Writers of fantasy and science fiction books have special needs. Not only do we have characters to create from scratch, like every novelist, but we have entire worlds to build — not just the verisimilitude of the historical past, but entire planets, spacecraft, or fantastic realms. Our desks are littered with bad sketches of landscapes, terrible character portraits, and far too many scraps of idiosyncratic cosmogenesis.
You know who else has these problems? Dungeon masters.
The world of Dungeons & Dragons and subsequent games created a need for game masters, those referees who control the world of their game for their players, to make maps, create character cards, and so forth. Not surprisingly, there's an ecosystem of software to support this.
A couple of months ago, I invested in most of the software modules from ProFantasy and started playing around. I needed to design a complete secondary world for a new series, The Chained Adept, and it wasn't going to be modeled on Earth at the geology level (although I planned to keep the flora & fauna so that the readers wouldn't need to master an entire ecosystem of vocabulary).
I started by designing a planet, using Fractal Terrains 3. By providing a handful of parameters and tinkering with the results, you can create an infinite number of alien planets.
This is an entire planet. As a series, I expect my hero to get around quite a bit of it. For book 1, the action would take place in the large southern continent. First thing I would have to do is divide it into nations, complete with disputed territory.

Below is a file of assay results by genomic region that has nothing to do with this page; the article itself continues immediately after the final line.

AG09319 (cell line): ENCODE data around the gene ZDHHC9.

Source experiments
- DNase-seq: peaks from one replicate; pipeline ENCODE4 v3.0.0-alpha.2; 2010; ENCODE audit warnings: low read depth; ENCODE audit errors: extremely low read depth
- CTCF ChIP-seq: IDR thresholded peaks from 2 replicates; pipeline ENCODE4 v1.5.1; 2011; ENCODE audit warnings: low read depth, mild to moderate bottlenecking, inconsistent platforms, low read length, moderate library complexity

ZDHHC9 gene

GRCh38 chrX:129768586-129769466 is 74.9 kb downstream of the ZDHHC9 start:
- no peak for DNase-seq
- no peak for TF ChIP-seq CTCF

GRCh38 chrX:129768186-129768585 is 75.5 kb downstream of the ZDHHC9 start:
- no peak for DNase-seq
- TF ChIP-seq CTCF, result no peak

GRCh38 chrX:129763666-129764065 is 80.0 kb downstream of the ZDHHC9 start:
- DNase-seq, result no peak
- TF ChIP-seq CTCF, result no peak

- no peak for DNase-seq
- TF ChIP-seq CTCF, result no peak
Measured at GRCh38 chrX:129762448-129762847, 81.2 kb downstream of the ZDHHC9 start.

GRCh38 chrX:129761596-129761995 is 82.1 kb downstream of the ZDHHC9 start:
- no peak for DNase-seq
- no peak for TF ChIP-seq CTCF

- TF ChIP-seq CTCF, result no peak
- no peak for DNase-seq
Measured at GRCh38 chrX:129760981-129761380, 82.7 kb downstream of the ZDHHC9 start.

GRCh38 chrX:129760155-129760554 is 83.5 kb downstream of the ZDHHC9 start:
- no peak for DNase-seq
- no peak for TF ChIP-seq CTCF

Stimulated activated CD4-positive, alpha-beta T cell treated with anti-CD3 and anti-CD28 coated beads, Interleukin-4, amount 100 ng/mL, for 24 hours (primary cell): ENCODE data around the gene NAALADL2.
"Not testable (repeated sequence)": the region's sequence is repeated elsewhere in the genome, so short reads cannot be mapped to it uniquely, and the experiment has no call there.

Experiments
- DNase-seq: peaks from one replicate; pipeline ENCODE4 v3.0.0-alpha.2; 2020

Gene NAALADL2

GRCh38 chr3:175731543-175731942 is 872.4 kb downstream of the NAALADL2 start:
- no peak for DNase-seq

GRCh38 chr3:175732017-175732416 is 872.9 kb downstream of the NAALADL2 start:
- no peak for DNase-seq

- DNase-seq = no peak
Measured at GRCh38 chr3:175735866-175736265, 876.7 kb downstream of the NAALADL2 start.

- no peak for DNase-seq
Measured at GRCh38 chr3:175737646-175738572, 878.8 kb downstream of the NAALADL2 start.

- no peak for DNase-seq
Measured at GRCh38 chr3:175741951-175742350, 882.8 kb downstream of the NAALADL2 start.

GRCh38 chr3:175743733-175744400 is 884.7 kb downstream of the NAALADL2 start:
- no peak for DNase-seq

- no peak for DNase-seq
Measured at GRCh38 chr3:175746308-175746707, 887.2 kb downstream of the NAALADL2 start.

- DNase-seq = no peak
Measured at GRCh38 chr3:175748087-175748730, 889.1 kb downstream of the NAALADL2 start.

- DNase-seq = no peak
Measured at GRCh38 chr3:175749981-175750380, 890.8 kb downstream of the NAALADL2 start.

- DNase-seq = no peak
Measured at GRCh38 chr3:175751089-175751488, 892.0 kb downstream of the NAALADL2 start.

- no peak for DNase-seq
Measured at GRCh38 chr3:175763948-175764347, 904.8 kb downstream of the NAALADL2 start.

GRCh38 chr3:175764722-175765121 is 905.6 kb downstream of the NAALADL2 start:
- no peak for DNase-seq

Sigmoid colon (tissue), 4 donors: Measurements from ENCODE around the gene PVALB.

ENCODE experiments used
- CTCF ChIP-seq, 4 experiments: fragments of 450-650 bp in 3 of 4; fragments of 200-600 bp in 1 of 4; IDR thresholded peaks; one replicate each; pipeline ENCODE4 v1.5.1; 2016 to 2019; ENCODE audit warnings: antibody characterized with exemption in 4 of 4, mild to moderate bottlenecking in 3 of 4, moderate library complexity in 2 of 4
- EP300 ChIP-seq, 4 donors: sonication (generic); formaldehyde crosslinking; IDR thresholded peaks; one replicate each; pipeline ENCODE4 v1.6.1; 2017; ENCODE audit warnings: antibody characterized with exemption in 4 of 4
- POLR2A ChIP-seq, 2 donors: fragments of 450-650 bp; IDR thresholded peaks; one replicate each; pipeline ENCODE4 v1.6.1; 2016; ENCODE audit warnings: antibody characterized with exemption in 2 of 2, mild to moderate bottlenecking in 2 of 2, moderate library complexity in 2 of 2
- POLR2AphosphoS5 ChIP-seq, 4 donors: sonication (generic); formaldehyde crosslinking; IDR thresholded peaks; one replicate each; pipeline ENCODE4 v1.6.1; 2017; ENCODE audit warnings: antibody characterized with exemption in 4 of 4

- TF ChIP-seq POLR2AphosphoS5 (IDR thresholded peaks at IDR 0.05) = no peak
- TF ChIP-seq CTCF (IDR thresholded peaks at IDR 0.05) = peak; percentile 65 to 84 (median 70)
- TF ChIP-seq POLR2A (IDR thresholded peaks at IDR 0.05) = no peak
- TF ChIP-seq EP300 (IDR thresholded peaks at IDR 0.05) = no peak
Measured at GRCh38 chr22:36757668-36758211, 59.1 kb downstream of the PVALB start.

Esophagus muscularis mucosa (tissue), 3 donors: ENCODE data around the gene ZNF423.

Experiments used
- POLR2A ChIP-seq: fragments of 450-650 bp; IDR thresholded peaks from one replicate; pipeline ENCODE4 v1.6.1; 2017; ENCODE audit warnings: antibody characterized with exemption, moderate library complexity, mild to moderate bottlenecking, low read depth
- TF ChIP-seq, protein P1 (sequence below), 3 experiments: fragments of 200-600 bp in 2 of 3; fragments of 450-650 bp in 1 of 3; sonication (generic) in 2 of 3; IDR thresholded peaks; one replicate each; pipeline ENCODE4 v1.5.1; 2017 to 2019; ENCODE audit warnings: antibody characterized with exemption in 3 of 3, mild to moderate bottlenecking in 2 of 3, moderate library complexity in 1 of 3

This book is being written without a detailed travel outline. Rather than create a world that matched exactly how I wanted the story to go, I created a story to fit the built (and now immutable) world. Qitali would be a nation of grasslands and the largest river in the world, with its immense southern harbor. It would be bordered by a rift valley to the east, leading to a depression with access to a harbor fronting the great northern bay. Disputed territory would include a potential harbor in the western seas, giving the aggressive nation a unique potential to profit from worldwide trade. The nation to the west, Rasesni, would be scant of lowlands and hungry to regain the sheltered plains to its east.
By looking at the geophysical situations and advantages/disadvantages of these nations, I could imagine their character, what would drive them economically and culturally. Land is destiny, at least in part, and I let that influence the book as much as possible.
Of course, one problem is giving everything a name. I started to pepper the map with numbered spots relating to a key, and then coming up with just-in-time names as references occurred in the plot. Different nations have different languages, and while some names were descriptive in a common tongue (English), most were in languages appropriate to their culture (or the culture of the people who originally settled them, if no longer present).
Military decisions need to be influenced by the location of borders. Economies are influenced by river trade. Mountain passes are important. It's much easier working against an actual map instead of generating content that strives for verisimilitude in a vacuum.
Other software modules from ProFantasy will allow me to sketch out smaller regions based upon the overall world here defined. For example, if I want to zero in on the actual route taken during the story and produce a high-quality map for inclusion in my books, I can import this planet to a different module, extract the bit I want, and then produce something much more maplike. (The above images are just quick-and-dirty annotations for reference while I'm writing.)
I can also map down to the city and, yes, the dungeon level with other modules. For my series, The Affinities of Magic, which is based in an empire's capital city, I will probably produce at least a high-level city map, with detail around the relevant neighborhoods.
Part 2 is here.